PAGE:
The Moral Sense, James Q. Wilson, (New York: The Free Press, 1993) 313 pp.
Justifying aspirations; of general applicability to environmental problems; written for first and third party participants.
The Moral Sense seeks to identify a shared human moral sense, and to understand the social, biological, and evolutionary origins of that moral sense. Wilson argues against the view that morality is entirely determined by culture.
The Moral Sense will be of interest to those who seek to identify a common moral ground. This work is divided into ten chapters in three parts. Chapter One introduces the moral sense. Part One discusses specific moral sentiments. Part Two discusses the sources of human morality. Part Three concludes this work with a discussion of moral sense and human character.
Chapter One makes the argument that humans share a common moral sense. Wilson describes moral sense as, "an intuitively or directly felt belief about how one ought to act when one is free to act voluntarily." The relation between moral sense and the social order, kinship structures and natural selection are sketched here, to be taken up in more detail in Part Two. This chapter also confronts the issue of cultural relativism.
Part One explores four examples of shared moral sense: sympathy, fairness, self-control, and duty. Chapter Four focuses on sympathy. Our sense of sympathy serves as both a motivation and a standard for moral judgement. Wilson discusses the relation between sympathy and altruism, and suggests that sympathy may be a key to understanding the evolutionary basis for altruism. Discussions of the sources of the sympathetic sense, the effect of similarity on sympathy, and the relation between sympathy, responsibility and authority follow.
Chapter Five discusses fairness. Our sense of fairness is grounded in our natural sociability. Wilson explores three common senses of fairness: fairness as equity, as reciprocity, and as impartiality. The cultural and evolutionary origins of the sense of fairness are sketched briefly. This chapter concludes with a discussion of the implications of fairness for the distribution of property; contrary to much political theory, our common sense of fairness does not require equal distribution.
Chapter Six explores our sense of self-control. Self-control is the ability to forgo immediate desires in order at secure future desires. Rules of etiquette are described as a way of testing for and demonstrating this ability. The biological and environmental sources of self-control are sketched, and the learning process is described. This chapter also considers the moral status of addiction.
Chapter Seven concludes part one with a discussion of duty. To be dutiful is to be faithful to one's obligations. The sense of duty is related to the conscience. The social, biological and evolutionary sources of conscience are described. The chapter concludes by considering the phenomena of duty under conditions of near isolation.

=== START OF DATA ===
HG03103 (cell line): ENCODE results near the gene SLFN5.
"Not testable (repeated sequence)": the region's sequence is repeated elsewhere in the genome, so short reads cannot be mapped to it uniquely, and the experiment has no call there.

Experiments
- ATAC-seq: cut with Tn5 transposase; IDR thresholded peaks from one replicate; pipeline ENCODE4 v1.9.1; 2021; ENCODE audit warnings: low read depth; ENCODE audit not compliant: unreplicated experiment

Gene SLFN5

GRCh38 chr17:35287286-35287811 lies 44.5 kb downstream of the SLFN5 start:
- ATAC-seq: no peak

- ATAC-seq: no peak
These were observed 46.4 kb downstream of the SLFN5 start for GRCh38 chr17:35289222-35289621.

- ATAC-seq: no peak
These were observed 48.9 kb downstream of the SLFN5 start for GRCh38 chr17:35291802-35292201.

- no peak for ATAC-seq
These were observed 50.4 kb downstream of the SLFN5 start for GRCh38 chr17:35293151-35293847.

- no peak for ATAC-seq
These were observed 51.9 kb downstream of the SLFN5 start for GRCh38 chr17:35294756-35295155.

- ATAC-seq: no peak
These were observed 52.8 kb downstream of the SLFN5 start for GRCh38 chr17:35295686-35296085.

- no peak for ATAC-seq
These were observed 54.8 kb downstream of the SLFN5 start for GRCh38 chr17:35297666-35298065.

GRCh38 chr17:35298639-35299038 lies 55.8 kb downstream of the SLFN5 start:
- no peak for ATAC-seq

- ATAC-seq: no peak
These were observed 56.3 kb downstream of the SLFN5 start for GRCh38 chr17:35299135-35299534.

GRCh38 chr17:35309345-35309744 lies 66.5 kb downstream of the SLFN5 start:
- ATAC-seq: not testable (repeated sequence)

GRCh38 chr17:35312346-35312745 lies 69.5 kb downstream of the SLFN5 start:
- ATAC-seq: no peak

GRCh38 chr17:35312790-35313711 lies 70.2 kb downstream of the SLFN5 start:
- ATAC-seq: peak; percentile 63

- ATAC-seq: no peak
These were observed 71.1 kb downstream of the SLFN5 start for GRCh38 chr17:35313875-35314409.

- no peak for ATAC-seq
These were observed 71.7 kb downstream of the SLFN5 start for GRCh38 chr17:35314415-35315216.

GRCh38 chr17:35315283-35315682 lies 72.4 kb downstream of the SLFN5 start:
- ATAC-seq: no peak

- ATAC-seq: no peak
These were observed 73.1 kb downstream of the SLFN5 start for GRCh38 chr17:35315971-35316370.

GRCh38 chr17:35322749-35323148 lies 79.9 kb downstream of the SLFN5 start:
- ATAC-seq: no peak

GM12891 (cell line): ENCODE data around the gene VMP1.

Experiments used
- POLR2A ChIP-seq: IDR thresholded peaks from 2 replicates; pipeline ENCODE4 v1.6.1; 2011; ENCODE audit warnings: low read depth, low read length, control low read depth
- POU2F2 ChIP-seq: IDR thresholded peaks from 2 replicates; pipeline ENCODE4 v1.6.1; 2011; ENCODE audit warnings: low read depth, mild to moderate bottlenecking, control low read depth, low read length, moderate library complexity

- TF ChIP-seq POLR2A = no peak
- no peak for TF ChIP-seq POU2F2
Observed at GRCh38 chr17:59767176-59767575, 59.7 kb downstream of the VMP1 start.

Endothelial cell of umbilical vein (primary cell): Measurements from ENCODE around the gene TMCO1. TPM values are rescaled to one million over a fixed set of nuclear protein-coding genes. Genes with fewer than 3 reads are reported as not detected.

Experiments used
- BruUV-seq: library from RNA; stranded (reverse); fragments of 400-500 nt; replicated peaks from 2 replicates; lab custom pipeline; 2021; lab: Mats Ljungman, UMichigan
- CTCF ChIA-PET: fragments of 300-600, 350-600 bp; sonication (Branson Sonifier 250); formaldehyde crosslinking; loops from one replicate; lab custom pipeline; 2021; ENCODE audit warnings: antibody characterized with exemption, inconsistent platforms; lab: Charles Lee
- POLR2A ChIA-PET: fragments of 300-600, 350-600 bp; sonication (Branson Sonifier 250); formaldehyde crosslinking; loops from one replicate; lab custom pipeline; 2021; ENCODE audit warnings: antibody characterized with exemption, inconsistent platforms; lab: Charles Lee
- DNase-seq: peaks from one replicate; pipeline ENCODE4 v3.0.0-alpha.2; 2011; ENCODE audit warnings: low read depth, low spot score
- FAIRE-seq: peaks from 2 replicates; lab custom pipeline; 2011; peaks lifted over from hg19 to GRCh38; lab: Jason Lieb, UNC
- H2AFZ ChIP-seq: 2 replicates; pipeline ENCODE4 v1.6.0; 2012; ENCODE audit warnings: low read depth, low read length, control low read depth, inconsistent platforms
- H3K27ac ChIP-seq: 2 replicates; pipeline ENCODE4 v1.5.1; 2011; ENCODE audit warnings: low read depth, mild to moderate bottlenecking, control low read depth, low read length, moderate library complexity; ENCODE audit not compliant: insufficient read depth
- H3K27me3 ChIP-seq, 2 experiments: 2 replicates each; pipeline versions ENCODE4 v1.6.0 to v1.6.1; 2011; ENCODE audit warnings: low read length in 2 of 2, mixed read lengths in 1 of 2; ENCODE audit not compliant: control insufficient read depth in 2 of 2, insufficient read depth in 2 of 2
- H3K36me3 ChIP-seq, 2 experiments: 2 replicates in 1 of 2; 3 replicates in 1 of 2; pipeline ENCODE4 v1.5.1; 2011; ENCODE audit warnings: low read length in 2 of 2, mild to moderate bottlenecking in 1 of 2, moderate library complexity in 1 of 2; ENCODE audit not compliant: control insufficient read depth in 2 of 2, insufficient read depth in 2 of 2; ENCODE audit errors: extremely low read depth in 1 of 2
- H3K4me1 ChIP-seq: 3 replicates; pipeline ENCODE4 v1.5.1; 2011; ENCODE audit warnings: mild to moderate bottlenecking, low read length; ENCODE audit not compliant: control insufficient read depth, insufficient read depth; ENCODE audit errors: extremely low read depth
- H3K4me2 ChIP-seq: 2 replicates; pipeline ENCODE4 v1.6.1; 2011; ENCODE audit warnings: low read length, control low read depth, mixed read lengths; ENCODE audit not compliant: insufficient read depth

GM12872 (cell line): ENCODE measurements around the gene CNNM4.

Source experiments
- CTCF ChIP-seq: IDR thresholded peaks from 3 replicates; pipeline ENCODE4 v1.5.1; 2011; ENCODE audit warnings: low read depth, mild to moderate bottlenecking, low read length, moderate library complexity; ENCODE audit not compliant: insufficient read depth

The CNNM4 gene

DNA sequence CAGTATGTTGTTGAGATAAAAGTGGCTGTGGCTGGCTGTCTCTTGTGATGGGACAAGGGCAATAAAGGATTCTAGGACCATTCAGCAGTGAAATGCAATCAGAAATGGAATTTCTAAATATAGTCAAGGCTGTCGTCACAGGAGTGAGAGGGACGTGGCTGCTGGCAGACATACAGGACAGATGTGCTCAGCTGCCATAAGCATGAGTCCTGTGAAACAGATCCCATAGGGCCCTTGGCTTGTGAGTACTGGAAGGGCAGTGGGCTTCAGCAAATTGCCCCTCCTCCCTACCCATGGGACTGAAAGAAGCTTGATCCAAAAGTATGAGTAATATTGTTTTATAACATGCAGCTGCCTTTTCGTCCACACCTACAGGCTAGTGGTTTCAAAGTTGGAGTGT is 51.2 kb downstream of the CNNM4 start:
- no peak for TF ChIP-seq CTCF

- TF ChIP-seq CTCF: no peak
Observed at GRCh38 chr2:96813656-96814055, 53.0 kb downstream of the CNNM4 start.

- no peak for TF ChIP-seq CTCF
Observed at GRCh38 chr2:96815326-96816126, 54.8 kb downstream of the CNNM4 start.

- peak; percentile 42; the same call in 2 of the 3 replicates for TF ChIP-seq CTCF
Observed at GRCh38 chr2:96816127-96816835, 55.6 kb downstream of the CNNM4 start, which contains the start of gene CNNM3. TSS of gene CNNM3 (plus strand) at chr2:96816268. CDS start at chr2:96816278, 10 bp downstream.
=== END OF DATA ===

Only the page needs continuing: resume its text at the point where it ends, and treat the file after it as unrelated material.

Part Two investigates in more depth the origins of our moral habits and moral sense. Chapter Six describes human as social animals, and explores the development and evolutionary origins of human sociability. Chapter Seven discusses the role of the family in children's development of a sense of moral rules and principles. The importance of bonding and training is explained. This chapter ends with a discussion of the effect of troubled families on the moral development of children. Chapter Eight discusses moral differences between the genders. Different moral sensitivities are exhibited by each gender. The evolutionary and cultural origins of these differences are traced, and the difficulties associated with socializing males are explored. Chapter Nine describes the aspiration to universality which characterizes much modern moral thought, that is, the belief that "all people, and not just one's own kind, are entitled to fair treatment." Wilson seeks an explanation for this recent and radical development in early Judeo-Christian religion, in the western development of consensual marriage, and in the Enlightenment increase in travel and commerce in Europe, and the rise of private property. This chapter concludes with an evaluation of the "ambiguous legacy"`of the Enlightenment period.
Part Three, chapter Ten, draws upon these discussion to offer a description of human nature, and to argue for the importance of investigating our human nature. Wilson says, "thinking seriously about the kind of animals we are will help us understand our persistent but fragile disposition to make moral judgements and the aspects of human relations that must be cultivated if that disposition is to be protected and nurtured."
The Moral Sense draws on a wide range of fields, from biology to philosophy, to argue that human have an innate moral sense.